E-mail Scrutiny Tip of Iceberg Hillary’s Likely to Face

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If Hillary Clinton has something to hide — such as, oh, Benghazi perhaps — she better come clean before her expected presidential run is further tarnished. (© Brooks Kraft/Corbis photo)
If Hillary Clinton has something to hide — such as, oh, Benghazi perhaps — she better come clean before her expected presidential run is further tarnished. (© Brooks Kraft/Corbis photo)

The Hillary Clinton e-mail mess is surely the first in a series of scrutinies that the presumed 2016 presidential candidate will face in her run to the White House. Late last week Clinton announced she would not give over her e-mail server to an independent third party — and that she wiped it clean after turning over the relevant messages. The sever supposedly contained 60,000 emails from her time as Secretary of State, though she claims nearly half were personal and not related to government business.

Though she hasn’t officially announced a run for the executive office in 2016 — yet — Clinton has been rumored and is the leading presumptive candidate along with Vice President Joe Biden and Sen. Elizabeth Warren. Political observers have already begun speculating that the e-mail controversy is a major reason for her delayed announcement, and that the sandal has hurt her campaign before it’s even truly begun.

More than a year before the respective conventions are set to nominate candidates for president, the heat is likely to just get hotter. If Clinton does have something to hide, specifically related to the 2012 terrorist attacks in Benghazi, Libya, it should come out, and she needs to come clean as soon as possible to remove any tarnish that may have stuck. Though she is one-half of the intensely and closely watched Clinton couple, it’s now her in the spotlight — and Hillary’s turn to shoulder the brunt of examination.

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But is she prepared for that level of scrutiny? It’s an open question at this point, though Clinton severely is lacking transparency. While she claims to want to be a progressive leader, this is not the way to begin a presidential run or gather a broad coalition of independent and liberal voters.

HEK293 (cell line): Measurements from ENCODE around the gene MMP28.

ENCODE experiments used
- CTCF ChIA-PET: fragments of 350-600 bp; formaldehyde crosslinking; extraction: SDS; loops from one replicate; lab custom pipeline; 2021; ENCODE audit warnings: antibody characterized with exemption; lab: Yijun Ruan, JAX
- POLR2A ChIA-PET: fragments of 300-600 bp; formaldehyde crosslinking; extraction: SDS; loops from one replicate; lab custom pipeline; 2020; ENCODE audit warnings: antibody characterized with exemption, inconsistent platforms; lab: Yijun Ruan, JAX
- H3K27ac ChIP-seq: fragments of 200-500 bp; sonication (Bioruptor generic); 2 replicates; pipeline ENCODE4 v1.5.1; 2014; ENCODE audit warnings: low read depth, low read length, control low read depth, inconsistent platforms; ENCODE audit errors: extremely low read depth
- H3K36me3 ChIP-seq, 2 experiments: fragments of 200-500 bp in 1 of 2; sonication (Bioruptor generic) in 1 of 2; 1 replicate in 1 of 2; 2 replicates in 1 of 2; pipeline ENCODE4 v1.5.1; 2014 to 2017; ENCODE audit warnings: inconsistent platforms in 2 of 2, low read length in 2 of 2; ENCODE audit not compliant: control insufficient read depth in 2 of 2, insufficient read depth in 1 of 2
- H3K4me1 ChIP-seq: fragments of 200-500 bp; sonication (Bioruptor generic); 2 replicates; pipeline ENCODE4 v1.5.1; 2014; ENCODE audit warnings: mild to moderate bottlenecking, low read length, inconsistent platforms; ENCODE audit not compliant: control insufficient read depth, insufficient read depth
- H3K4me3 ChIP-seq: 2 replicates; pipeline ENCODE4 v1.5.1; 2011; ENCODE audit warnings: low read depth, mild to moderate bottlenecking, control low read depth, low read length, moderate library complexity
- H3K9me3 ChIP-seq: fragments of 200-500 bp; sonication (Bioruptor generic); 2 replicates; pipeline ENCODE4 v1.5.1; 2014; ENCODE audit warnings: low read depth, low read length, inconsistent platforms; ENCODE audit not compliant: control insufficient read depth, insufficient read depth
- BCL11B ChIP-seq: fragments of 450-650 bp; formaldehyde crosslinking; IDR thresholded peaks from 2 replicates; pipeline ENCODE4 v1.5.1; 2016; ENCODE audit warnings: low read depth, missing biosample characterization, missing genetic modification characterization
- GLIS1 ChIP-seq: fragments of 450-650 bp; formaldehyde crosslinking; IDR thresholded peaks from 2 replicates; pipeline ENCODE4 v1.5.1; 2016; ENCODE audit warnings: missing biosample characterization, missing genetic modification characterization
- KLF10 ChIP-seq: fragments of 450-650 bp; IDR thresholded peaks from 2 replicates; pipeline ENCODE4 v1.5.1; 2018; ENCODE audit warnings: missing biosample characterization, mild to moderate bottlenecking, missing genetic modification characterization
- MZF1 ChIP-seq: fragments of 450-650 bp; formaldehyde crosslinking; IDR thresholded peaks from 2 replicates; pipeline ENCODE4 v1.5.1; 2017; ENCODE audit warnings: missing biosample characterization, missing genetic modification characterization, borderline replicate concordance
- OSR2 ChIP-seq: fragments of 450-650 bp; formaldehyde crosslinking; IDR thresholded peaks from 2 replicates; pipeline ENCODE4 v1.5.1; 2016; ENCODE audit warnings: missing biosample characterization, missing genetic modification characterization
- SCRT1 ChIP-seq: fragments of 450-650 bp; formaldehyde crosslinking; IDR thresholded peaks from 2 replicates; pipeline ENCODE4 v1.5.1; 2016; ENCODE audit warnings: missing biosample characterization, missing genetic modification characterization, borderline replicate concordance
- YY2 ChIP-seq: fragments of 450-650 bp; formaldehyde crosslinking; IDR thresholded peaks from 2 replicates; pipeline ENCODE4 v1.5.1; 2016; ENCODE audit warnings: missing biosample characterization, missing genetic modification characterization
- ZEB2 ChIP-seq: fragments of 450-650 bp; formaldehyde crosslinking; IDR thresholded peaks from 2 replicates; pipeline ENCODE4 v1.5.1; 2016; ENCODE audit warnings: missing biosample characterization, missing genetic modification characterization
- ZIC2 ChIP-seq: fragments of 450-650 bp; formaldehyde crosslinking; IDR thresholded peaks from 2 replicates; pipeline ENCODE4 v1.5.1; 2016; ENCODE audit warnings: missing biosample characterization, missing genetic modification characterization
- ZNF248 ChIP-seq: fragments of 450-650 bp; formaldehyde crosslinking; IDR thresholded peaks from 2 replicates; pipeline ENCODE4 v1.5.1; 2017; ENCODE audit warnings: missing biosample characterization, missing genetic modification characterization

Republicans and the right wing who have been after both Clintons for decades can’t wait to dig their claws into Hillary with anything that can stick. An embarrassing e-mail being discovered or a scandal during her campaign has them licking their chops, waiting to pounce and rehash all the reasons they believe she and her husband are not fit to serve in office or be elected to powerful positions.

Clinton’s candidacy, assuming she does run, would add her name to just a handful of women who have run for president. And if she did win the office, Clinton would join an even smaller group of women leaders worldwide. She was recently the subject of the BBC documentary “Hillary Clinton: The Power of Women,” which was broadcast last week.

Maybe it’s a simplistic question, but why aren’t there more female leaders in politics? And not just in this country, but also around the globe in other democracies? Women now occupy powerful positions in many traditionally male-dominated industries and sectors, so why do they not exert clearer influence on politics? Is there something about facing intense and sometimes straight-up mudslinging attacks that keep more women from running for office?

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Not suggesting that women are weaker or can’t handle the criticism or can’t stand the heat and need to get out of the kitchen. But a woman in Clinton’s position — though she has been through the ringer, and maybe because of it — is still a mother and likely protective of her family and their private information. It could be that mothers as heads of families are not as willing to expose the intimate details of family life, and in addition, American culture tends to be more approving of men in leadership and more forgiving of men’s missteps.

Evidence from polling data suggests the e-mail scandal may already have tarnished her reputation. Though Clinton remains a top contender for the Democratic party nomination, if there is even a scintilla of e-mail evidence that could hurt her candidacy, she should realize it’s best for the left-leaning in this country that she not run. Biden and Warren are fine candidates — though likely to face similar scrutiny — just not with the Clinton controversy brand attached. And the less polarizing a nominee is could significantly solidify the Democrats chances of winning the White House, which, let’s face it, are pretty much guaranteed because of the mess that is the Republican party. Unfortunately for Clinton, and similar to her previous run for the nomination in 2008 when she was bested by Barack Obama, she may again be in the wrong place at the wrong time.

Noah Zuss is a reporter for TheBlot Magazine.

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